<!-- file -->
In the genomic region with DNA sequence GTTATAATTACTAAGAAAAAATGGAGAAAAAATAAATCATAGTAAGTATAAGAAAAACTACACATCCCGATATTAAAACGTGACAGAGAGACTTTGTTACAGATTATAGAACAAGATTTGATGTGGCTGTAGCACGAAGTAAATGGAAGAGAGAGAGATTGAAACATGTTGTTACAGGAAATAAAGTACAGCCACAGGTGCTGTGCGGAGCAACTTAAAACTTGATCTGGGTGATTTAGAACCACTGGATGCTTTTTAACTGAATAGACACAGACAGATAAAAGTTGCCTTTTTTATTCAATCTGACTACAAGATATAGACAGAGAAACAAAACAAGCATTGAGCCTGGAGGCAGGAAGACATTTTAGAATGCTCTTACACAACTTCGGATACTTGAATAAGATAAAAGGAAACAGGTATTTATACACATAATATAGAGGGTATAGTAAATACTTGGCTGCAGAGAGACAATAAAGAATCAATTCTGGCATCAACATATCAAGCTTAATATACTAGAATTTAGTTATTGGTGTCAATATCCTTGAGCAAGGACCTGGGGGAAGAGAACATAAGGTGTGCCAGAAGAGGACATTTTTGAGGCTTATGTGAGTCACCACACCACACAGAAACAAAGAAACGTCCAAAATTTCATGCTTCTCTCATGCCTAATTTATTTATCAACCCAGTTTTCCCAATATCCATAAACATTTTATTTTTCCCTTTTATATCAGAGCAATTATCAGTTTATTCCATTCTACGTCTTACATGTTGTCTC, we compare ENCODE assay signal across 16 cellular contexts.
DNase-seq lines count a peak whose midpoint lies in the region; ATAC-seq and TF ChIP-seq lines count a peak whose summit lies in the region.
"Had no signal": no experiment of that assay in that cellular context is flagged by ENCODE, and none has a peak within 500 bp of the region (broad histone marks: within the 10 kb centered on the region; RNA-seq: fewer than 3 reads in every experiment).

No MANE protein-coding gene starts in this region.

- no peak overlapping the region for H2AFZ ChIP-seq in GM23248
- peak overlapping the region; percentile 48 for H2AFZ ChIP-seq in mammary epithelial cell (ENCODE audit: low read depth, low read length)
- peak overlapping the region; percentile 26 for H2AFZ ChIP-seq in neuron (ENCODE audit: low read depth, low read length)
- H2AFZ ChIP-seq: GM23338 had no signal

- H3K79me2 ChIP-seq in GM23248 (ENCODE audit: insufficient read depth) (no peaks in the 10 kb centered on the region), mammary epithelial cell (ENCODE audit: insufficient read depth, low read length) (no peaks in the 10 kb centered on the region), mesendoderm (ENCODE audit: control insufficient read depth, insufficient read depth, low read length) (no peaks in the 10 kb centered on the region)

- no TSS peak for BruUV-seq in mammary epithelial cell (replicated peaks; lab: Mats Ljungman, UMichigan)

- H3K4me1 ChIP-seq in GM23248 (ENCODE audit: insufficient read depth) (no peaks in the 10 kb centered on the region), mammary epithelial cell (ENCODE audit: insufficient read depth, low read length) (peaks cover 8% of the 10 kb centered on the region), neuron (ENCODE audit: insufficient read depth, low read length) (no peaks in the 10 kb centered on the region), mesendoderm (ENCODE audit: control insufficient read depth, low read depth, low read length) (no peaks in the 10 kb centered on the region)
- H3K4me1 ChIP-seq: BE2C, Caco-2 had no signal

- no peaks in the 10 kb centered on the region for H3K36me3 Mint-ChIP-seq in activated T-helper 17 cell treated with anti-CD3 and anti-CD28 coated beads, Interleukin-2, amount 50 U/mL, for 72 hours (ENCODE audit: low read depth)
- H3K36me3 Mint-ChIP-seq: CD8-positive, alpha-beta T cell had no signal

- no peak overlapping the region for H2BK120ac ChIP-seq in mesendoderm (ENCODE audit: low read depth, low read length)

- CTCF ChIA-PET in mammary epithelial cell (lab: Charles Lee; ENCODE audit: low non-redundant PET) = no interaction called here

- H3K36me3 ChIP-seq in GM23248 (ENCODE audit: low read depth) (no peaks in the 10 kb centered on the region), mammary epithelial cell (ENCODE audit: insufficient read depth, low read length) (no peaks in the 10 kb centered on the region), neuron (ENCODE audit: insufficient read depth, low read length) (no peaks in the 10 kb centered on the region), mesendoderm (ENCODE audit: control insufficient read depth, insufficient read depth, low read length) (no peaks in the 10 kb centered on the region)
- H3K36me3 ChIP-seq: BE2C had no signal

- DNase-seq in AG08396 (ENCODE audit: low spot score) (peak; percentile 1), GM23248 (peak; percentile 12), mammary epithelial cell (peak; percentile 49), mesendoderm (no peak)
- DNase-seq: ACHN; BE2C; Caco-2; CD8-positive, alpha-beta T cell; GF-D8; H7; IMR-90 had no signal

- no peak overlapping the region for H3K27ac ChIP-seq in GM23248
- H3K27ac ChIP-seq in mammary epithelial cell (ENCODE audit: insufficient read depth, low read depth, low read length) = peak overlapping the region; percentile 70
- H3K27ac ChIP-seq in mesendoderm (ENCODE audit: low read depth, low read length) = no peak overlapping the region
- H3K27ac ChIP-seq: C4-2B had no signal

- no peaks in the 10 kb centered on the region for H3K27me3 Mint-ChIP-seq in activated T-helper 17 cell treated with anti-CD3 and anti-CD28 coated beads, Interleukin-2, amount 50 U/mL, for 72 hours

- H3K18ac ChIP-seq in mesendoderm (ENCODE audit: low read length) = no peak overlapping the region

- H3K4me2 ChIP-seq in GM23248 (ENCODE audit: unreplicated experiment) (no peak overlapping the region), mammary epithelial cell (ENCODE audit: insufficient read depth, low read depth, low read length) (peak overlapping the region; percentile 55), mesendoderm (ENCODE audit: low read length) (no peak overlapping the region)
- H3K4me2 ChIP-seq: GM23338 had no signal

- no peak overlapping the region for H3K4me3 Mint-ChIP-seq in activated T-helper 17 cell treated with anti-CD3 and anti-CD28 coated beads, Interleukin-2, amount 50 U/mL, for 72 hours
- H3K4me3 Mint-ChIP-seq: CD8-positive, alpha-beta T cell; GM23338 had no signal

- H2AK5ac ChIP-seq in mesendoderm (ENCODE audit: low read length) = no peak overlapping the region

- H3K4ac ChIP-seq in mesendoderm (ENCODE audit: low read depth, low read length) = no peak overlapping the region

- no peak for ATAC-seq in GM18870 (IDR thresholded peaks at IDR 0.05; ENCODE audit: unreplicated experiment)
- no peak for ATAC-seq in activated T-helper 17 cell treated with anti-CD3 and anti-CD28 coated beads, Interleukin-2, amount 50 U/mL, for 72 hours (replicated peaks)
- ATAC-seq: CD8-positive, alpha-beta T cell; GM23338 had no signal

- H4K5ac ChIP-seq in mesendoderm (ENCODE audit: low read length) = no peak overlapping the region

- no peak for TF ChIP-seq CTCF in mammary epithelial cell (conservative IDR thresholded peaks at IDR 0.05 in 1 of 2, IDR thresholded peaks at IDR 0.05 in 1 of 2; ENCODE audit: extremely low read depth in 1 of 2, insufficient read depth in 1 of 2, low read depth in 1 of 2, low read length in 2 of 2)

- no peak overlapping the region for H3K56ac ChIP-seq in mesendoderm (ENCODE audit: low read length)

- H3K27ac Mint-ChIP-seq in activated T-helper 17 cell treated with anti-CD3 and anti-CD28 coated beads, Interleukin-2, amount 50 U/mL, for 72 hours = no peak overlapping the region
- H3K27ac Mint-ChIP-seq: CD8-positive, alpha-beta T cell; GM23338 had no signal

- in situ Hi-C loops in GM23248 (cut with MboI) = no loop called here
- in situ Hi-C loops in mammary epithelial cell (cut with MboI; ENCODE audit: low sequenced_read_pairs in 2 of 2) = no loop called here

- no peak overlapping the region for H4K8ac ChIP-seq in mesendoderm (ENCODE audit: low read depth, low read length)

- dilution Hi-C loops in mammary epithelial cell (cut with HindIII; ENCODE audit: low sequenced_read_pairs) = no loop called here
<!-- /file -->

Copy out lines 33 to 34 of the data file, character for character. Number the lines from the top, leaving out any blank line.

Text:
- no peak for ATAC-seq in GM18870 (IDR thresholded peaks at IDR 0.05; ENCODE audit: unreplicated experiment)
- no peak for ATAC-seq in activated T-helper 17 cell treated with anti-CD3 and anti-CD28 coated beads, Interleukin-2, amount 50 U/mL, for 72 hours (replicated peaks)